Saunders outlined “weren’t ready” which seems to indicate Wolves didn’t have the talent persuade a great coach to the land of Ten Thousand Lakes.
Saunders went on to say
"…at a time where I felt it was the right time to bring somebody else in to coach, that that would happen — whether that’s a year or two years or three, we’ll have to wait and see when that is."
Flip outlined a time frame for being the head coach of two to three years. He went on to coach the 2014-15 Timberwolves and he masterfully traded Kevin Love for Andrew Wiggins and Anthony Bennett-two first overall picks. Saunders had successfully coached the Twolves to a 16-62 record which was good enough to win the first pick in the NBA draft Karl-Anthony Towns.
Minnesota was now an attractive destination for top NBA coaches to dine, which two years earlier the nets had looked pretty empty.
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Tom Thibodeau was relieved of his duties with the Chicago Bulls in May of 2015. He then spent the 2015-16 season touring the league from the outside. If Flip Saunders hadn’t passed later that fall, it’s likely they would have met and discussed Thibs interest in coaching the Wolves, instead, it’s certain Taylor did.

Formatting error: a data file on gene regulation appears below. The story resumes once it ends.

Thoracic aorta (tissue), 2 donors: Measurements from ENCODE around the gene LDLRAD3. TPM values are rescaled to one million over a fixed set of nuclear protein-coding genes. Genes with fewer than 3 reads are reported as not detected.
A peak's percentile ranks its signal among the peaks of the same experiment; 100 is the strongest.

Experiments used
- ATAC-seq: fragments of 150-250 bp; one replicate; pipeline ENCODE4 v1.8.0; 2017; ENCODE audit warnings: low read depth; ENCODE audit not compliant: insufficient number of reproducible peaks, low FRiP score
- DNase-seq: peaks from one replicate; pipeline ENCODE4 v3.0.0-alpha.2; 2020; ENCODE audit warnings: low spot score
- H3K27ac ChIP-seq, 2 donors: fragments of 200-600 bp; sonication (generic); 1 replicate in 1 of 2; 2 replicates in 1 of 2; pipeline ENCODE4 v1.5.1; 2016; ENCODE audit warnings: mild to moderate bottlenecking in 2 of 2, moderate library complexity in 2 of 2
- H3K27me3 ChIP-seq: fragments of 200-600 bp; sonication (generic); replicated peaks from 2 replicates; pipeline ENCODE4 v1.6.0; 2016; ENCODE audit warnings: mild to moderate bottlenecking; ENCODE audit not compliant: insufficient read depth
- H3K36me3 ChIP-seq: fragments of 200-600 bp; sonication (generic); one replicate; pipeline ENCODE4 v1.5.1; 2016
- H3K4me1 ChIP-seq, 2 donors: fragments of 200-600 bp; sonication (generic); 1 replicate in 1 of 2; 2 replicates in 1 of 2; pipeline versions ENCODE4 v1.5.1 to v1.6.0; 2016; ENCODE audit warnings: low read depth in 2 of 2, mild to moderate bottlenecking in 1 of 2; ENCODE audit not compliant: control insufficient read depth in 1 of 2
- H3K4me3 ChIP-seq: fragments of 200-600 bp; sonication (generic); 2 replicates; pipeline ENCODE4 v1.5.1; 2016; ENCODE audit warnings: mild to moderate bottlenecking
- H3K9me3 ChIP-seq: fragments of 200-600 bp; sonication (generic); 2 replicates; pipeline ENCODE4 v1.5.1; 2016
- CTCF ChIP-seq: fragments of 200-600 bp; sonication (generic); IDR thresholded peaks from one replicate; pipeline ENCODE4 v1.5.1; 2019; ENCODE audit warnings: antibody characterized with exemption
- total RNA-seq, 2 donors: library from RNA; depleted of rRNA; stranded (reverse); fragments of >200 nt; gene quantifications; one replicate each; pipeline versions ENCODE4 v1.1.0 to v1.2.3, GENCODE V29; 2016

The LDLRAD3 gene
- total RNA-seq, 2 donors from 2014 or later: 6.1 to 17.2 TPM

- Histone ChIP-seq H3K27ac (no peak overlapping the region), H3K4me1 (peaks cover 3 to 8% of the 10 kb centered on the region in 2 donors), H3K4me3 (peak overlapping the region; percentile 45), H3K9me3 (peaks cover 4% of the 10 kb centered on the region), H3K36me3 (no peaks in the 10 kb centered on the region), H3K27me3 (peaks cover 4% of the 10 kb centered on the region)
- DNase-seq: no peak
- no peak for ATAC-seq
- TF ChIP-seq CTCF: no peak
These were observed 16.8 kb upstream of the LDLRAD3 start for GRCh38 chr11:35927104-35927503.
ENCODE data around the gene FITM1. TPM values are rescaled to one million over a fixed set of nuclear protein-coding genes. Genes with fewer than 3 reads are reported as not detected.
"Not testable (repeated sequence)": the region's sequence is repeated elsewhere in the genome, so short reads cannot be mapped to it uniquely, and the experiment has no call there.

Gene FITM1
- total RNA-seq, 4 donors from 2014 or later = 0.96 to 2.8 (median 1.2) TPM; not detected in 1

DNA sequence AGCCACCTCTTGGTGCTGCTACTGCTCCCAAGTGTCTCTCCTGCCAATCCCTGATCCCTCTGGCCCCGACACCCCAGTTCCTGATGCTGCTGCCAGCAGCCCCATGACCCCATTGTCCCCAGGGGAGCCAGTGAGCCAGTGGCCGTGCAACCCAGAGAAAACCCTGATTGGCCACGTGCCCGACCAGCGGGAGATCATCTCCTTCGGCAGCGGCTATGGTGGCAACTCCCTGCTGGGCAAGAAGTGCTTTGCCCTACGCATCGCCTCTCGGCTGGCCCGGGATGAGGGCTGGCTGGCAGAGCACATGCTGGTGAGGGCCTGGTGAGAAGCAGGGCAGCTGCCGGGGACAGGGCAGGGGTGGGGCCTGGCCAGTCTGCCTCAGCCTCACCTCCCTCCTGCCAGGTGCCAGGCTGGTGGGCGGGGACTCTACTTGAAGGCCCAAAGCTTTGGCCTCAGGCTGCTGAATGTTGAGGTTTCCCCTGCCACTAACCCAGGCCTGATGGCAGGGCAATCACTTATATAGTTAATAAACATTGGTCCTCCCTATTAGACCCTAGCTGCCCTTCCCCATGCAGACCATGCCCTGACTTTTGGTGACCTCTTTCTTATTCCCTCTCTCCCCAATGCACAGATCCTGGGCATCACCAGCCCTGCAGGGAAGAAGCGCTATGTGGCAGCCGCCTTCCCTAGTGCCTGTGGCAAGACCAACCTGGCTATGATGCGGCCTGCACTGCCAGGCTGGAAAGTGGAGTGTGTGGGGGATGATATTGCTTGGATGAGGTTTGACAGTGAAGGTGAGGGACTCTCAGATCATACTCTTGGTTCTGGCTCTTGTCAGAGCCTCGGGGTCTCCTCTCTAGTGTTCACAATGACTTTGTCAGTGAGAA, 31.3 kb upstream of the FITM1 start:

Thibodeau and Saunders were both Bill Musselman proteges and by all accounts friends. Taylor knew the type of coach Flip wanted to take the reins. I’m sure he made every effort to complete Flip’s vision after his death even when that required disappointing others along the way.
Rehashing the departure of Sam Mitchell isn’t the goal of this article but seems too obvious of a thread to ignore. If Mitchell was the coach Flip preferred to lead the team, he could have hired him long before his death. Instead, Flip Saunders felt Mitchell was the right fit to be an Assistant Head Coach which was correct considering he has a (.433 winning percentage).